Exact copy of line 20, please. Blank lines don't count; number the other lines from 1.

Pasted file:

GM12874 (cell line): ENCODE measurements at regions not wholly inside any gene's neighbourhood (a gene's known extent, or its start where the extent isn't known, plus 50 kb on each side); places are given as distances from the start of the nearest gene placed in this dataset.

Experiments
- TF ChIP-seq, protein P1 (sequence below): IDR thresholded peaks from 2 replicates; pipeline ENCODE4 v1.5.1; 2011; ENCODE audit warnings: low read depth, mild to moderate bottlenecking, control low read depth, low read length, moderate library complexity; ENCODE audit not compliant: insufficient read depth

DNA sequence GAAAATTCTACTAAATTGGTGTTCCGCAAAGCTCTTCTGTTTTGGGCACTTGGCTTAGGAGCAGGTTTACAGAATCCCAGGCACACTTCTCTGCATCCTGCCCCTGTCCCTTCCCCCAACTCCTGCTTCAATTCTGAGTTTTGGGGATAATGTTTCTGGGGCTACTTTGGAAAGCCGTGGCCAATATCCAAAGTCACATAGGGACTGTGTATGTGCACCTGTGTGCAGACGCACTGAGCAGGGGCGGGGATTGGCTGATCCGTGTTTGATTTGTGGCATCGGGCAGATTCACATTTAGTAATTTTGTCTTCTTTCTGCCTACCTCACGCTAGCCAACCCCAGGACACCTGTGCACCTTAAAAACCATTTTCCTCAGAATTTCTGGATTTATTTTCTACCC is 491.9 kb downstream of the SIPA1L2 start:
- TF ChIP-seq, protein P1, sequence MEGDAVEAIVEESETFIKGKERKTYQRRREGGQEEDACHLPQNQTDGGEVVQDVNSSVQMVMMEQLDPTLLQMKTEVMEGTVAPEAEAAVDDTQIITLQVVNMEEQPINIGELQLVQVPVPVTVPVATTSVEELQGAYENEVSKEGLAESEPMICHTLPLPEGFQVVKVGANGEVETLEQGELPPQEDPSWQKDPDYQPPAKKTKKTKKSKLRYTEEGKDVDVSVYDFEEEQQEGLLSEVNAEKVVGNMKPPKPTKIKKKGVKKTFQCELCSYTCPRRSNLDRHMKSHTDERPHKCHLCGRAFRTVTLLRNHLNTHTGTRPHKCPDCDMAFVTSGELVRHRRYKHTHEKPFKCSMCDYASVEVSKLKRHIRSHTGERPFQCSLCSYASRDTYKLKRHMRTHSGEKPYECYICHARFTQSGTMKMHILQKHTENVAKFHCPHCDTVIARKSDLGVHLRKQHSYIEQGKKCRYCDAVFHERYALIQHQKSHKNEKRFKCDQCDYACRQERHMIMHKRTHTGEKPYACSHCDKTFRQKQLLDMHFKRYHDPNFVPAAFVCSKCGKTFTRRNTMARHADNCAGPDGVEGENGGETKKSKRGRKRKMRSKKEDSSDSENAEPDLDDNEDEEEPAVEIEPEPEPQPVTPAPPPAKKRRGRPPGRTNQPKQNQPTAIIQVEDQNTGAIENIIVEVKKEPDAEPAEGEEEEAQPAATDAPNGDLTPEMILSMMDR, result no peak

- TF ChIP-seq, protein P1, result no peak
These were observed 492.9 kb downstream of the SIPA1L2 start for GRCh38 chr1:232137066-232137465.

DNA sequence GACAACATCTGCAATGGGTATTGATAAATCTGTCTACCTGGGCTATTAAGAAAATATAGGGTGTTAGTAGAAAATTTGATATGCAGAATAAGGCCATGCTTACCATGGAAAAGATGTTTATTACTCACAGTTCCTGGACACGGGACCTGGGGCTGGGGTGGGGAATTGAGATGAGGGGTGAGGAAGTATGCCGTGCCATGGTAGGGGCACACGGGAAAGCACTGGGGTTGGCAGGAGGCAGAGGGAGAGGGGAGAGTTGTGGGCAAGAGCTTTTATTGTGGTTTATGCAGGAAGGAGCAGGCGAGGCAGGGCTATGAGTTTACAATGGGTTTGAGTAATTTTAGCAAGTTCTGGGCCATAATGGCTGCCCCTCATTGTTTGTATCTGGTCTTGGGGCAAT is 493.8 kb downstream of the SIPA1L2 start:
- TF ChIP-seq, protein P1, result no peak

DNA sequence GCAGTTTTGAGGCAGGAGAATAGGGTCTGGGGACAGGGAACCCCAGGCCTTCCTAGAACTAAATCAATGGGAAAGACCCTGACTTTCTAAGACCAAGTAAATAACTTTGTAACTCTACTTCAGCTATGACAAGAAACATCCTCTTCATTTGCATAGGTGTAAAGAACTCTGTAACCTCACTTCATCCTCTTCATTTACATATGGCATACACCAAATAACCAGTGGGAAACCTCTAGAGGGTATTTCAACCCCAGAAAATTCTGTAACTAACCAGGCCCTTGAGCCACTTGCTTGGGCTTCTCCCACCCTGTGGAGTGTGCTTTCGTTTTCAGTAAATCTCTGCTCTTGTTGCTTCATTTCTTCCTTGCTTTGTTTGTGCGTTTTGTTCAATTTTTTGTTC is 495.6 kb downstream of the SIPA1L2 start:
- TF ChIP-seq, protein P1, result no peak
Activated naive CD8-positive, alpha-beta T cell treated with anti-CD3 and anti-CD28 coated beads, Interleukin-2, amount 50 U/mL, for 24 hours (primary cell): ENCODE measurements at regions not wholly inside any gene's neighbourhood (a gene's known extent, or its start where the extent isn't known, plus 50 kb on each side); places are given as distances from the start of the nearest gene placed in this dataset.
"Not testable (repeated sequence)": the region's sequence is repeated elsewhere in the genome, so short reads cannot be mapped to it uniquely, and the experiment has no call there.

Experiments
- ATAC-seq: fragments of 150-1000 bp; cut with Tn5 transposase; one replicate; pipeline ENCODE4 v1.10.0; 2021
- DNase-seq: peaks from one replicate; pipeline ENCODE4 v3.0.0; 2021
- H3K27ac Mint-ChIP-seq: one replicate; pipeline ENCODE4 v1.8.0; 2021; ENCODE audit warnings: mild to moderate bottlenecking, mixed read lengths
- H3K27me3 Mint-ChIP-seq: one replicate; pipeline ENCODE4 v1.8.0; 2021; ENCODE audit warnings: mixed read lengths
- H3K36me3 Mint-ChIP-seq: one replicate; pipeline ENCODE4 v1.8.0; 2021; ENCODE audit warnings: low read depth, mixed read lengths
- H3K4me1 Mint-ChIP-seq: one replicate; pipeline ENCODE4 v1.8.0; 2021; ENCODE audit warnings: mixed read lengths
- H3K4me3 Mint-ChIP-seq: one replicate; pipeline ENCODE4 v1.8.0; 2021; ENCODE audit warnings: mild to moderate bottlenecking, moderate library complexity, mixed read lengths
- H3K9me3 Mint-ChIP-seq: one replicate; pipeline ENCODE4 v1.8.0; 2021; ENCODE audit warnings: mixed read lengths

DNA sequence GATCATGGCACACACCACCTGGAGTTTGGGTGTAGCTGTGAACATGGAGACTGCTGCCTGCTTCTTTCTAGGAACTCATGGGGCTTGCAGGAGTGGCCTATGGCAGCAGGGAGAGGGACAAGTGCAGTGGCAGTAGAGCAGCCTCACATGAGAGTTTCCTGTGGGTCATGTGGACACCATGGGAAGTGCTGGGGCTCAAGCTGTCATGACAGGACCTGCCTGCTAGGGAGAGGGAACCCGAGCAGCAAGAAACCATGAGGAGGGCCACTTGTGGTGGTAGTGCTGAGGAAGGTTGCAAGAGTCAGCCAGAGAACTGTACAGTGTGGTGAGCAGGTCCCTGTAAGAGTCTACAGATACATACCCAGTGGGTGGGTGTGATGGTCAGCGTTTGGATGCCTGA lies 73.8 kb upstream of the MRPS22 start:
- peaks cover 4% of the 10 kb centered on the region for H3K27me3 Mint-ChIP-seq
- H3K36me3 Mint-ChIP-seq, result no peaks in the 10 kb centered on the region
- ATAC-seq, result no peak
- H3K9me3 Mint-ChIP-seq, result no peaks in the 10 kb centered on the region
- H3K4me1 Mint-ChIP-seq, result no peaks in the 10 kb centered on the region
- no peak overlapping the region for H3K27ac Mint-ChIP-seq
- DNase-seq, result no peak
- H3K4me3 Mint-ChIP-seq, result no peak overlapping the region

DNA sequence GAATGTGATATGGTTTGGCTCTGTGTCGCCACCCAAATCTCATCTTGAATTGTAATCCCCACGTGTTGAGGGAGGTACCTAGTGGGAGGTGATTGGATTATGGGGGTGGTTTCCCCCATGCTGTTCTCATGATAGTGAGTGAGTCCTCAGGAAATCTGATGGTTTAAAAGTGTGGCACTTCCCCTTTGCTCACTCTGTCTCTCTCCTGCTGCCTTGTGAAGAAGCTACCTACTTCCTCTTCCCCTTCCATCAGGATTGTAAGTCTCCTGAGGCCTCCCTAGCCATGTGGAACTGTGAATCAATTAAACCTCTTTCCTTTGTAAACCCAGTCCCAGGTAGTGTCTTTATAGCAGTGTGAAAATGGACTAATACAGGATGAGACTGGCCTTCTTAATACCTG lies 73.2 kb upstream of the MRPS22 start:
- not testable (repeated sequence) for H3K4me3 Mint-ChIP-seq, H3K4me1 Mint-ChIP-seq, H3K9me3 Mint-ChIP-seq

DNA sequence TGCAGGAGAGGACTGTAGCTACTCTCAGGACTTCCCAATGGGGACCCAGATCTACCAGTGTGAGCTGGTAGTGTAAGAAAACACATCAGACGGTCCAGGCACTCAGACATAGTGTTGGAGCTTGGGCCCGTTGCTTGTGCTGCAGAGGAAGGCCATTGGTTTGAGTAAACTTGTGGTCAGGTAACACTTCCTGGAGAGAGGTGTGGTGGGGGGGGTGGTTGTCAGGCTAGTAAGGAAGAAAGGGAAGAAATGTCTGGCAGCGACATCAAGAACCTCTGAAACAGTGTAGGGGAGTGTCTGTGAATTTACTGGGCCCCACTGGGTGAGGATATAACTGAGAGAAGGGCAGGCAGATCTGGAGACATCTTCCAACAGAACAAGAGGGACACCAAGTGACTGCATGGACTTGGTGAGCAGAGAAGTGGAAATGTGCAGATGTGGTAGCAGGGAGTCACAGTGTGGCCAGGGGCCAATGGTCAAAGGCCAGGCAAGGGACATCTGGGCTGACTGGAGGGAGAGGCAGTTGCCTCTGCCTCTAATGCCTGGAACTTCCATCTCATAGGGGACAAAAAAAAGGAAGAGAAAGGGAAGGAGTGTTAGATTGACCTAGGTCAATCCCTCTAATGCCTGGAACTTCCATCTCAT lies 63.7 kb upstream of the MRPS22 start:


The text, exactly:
- H3K4me1 Mint-ChIP-seq: one replicate; pipeline ENCODE4 v1.8.0; 2021; ENCODE audit warnings: mixed read lengths